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Selections from On a Terrace in Tangier

Still Life With Flying Sombreros

Three sombreros hung on pegs in a cantina, where their owners
stood at a bar, soaking in the tequila. The sombreros got to
talking and soon discovered they all despised their owners.
“My man,” a sombrero said, “came home drunk every night and
beat his wife and children with a hard stick he kept just for that

Another sombrero confessed that his owner sat on a porch and
shot cats that had strayed into his garden. He skinned the cats
and displayed their pelts over the fireplace.

The third sombrero said his owner cheated his employees by
giving them less than their paychecks, claiming that he was short
that week and would make up the difference, which he never
did. He took the bus from his house to his factory every day, not
to economize—he had two luxury cars at home—but so that he
could molest young women on the bus.

The three sombreros, there and then, decided to flee and live on
their own in the windy skies.


The Triangle of Desire

“My love, we make a triangle,” I said, as the morning light came
to visit us through the window. “You, me, and the clouds.”

We roused from bed, finally, set out spoons, cups, and a small
loaf of bread on the table, heated the milk, and made espresso.
She opened the French windows that led to the veranda that
overlooked the folding Mediterranean far below.

“Let’s leave the clouds out of this,” she said. “Why share?”


Brave Boats Against the Tide

For years, I sailed oceans and was a seaman, a man who lived out
in the watery vast, my ship my home, the crew my family, the
sky my cathedral. I needed nothing else and no one else. I was
sure that I had cut every line that moored me to the land, and
I never yearned to see a tree a hill a desert a dog.

Yet, sometimes, on a moody morning watch, I’d see your face up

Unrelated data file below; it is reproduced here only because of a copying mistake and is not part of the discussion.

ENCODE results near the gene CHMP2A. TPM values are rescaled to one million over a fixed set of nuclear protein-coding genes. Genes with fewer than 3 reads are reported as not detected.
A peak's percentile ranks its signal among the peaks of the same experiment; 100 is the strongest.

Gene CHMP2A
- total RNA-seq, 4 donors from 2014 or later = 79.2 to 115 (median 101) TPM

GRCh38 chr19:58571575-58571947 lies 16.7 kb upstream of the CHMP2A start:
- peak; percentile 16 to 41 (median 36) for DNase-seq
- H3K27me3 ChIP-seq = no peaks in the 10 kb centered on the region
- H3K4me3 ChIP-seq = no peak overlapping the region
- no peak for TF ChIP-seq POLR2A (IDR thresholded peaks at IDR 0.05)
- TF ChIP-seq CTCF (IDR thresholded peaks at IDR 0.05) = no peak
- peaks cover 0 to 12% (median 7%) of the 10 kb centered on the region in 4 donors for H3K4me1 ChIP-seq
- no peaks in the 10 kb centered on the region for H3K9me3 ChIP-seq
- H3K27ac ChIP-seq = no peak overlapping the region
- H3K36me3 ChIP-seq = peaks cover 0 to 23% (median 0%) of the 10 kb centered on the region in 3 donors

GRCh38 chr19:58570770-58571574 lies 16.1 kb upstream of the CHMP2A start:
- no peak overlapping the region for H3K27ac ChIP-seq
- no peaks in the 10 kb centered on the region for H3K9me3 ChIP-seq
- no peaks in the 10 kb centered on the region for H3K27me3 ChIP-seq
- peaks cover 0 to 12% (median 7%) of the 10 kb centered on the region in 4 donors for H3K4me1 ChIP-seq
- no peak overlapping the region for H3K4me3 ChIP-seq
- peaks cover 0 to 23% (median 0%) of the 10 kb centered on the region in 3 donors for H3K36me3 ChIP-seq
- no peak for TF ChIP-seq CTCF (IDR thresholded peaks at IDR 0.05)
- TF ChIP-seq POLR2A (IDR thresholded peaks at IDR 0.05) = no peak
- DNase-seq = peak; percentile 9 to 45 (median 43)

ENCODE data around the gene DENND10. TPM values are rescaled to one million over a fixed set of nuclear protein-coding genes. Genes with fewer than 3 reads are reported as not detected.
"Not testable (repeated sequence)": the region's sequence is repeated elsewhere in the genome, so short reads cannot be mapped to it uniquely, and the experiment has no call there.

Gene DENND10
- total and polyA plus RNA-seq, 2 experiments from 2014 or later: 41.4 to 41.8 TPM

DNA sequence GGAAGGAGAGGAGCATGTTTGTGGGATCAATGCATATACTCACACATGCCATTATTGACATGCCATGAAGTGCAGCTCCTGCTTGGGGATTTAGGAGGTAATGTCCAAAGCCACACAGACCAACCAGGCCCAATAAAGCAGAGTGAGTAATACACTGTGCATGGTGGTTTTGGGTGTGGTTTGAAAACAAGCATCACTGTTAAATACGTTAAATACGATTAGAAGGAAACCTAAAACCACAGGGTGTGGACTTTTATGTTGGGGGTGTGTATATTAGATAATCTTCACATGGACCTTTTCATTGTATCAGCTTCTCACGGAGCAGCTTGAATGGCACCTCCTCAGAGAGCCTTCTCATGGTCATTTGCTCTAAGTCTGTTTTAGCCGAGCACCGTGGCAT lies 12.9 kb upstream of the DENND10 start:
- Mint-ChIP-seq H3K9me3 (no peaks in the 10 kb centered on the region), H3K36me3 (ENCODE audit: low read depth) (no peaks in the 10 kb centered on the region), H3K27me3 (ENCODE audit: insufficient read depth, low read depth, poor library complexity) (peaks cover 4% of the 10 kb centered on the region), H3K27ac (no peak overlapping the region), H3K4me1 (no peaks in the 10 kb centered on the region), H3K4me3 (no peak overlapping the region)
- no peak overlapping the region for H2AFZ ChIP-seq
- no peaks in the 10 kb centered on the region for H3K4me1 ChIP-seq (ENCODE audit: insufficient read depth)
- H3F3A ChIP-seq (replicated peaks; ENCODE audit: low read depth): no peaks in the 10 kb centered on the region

there between Orion and the Little Dipper and the old longing
for you anchored again in my heart.


The Sea, the Sea

Out at sea again, where I felt the freest, the sea a mirror of
self-reflection and the first mother of lies. Death conceals
itself in the sea: its dangers, its turbulence and storms that
threaten to sink your boat are just temporal distractions,
one of Death’s masks.

The sea’s calm that lulls you to believe that the world is safe,
that the world is one of gentle swells and sunrises, is another
one of Death’s disguises. Death also fools you with the sea’s
expanse, there is always the next horizon, endless horizons,
endless days, endless life. You only learn all this at sea, the
solid earth is a negligent teacher, I would one day tell her.


I Sailed Across Many Seas

“Seven days out,” I said, “we came upon an enchanted island,
with overarching jade and ruby trees that shaded us from the
sun while we followed a path that led to a temple, Ionic, atop
a plaster mountain riddled with caves. A hooded woman stood
there singing so sweetly that we fell to our knees and wept.
She sang of Plato’s ineluctable forms, of immortal triangles
sitting at the portal of heaven, of galaxies of souls speeding
through the universe in search of God. She finished singing
and entered the temple. We called out for her to return, to
tell her that she had taken our hearts.

“But she was gone, so too, the temple, both vanished before
our astonished eyes. We returned to our ship single file, in a
trance, and boarded her in the same state, each man wrapped
in his own dream. We are sometimes allowed a glance to the
infinite before the door swings shut.”

“All our lives winnow down to that glance, the rest is mere
decoration,” she said.


Tiepolo’s Dream

“Tiepolo painted clouds more beautiful than any cloud ranging
the sky,” she said. “He showed their complex simplicity and
ever-morphing beauty.”

“Yes,” I said, “but I suppose he could not have imagined that
one day the clouds—above a table, a hungry blue dog, and
green cars rushing to the mountains—would turn themselves
gray with sorrow for the world.”

Images courtesy of the artist and KMEC Books.

Frederic Tuten is the award-winning author of five novels, including The Adventures of Mao on the Long March, The Green Hour, and Tintin in the New World, selected by The New York Times as a Notable Book of the Year, as well as a memoir, My Young Life, and a book of interwoven short stories, Self Portraits: Fictions. His stories have received three Pushcart Prizes and an O'Henry Prize for fiction. 

His latest collection of stories, 
The Bar at Twilight (Bellevue Literary Press), was released in May. On a Terrace in Tangier - Works on Cardboard will be published by KMEC Books and Konig Buchhandlung in July.